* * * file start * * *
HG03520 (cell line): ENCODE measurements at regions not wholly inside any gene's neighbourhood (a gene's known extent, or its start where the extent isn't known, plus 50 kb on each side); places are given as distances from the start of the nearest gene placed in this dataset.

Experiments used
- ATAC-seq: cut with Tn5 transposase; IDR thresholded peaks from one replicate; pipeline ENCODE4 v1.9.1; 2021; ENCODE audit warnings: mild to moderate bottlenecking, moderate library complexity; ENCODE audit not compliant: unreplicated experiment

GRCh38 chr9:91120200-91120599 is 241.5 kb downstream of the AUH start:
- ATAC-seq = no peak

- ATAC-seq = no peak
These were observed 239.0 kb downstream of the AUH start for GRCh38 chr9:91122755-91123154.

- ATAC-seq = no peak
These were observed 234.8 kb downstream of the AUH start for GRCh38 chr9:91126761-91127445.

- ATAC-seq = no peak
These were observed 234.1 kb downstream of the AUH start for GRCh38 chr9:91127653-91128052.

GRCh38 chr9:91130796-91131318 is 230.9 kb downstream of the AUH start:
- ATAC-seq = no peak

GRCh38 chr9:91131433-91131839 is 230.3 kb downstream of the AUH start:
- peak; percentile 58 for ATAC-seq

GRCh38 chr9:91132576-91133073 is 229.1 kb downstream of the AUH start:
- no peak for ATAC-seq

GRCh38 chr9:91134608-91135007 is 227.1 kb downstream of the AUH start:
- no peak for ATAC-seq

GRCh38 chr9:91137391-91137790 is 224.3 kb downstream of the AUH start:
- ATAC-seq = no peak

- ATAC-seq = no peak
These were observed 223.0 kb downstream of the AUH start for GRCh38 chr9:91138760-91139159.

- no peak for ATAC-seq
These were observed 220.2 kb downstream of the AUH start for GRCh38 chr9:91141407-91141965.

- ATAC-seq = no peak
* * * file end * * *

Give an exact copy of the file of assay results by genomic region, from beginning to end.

HG03520 (cell line): ENCODE measurements at regions not wholly inside any gene's neighbourhood (a gene's known extent, or its start where the extent isn't known, plus 50 kb on each side); places are given as distances from the start of the nearest gene placed in this dataset.

Experiments used
- ATAC-seq: cut with Tn5 transposase; IDR thresholded peaks from one replicate; pipeline ENCODE4 v1.9.1; 2021; ENCODE audit warnings: mild to moderate bottlenecking, moderate library complexity; ENCODE audit not compliant: unreplicated experiment

GRCh38 chr9:91120200-91120599 is 241.5 kb downstream of the AUH start:
- ATAC-seq = no peak

- ATAC-seq = no peak
These were observed 239.0 kb downstream of the AUH start for GRCh38 chr9:91122755-91123154.

- ATAC-seq = no peak
These were observed 234.8 kb downstream of the AUH start for GRCh38 chr9:91126761-91127445.

- ATAC-seq = no peak
These were observed 234.1 kb downstream of the AUH start for GRCh38 chr9:91127653-91128052.

GRCh38 chr9:91130796-91131318 is 230.9 kb downstream of the AUH start:
- ATAC-seq = no peak

GRCh38 chr9:91131433-91131839 is 230.3 kb downstream of the AUH start:
- peak; percentile 58 for ATAC-seq

GRCh38 chr9:91132576-91133073 is 229.1 kb downstream of the AUH start:
- no peak for ATAC-seq

GRCh38 chr9:91134608-91135007 is 227.1 kb downstream of the AUH start:
- no peak for ATAC-seq

GRCh38 chr9:91137391-91137790 is 224.3 kb downstream of the AUH start:
- ATAC-seq = no peak

- ATAC-seq = no peak
These were observed 223.0 kb downstream of the AUH start for GRCh38 chr9:91138760-91139159.

- no peak for ATAC-seq
These were observed 220.2 kb downstream of the AUH start for GRCh38 chr9:91141407-91141965.

- ATAC-seq = no peak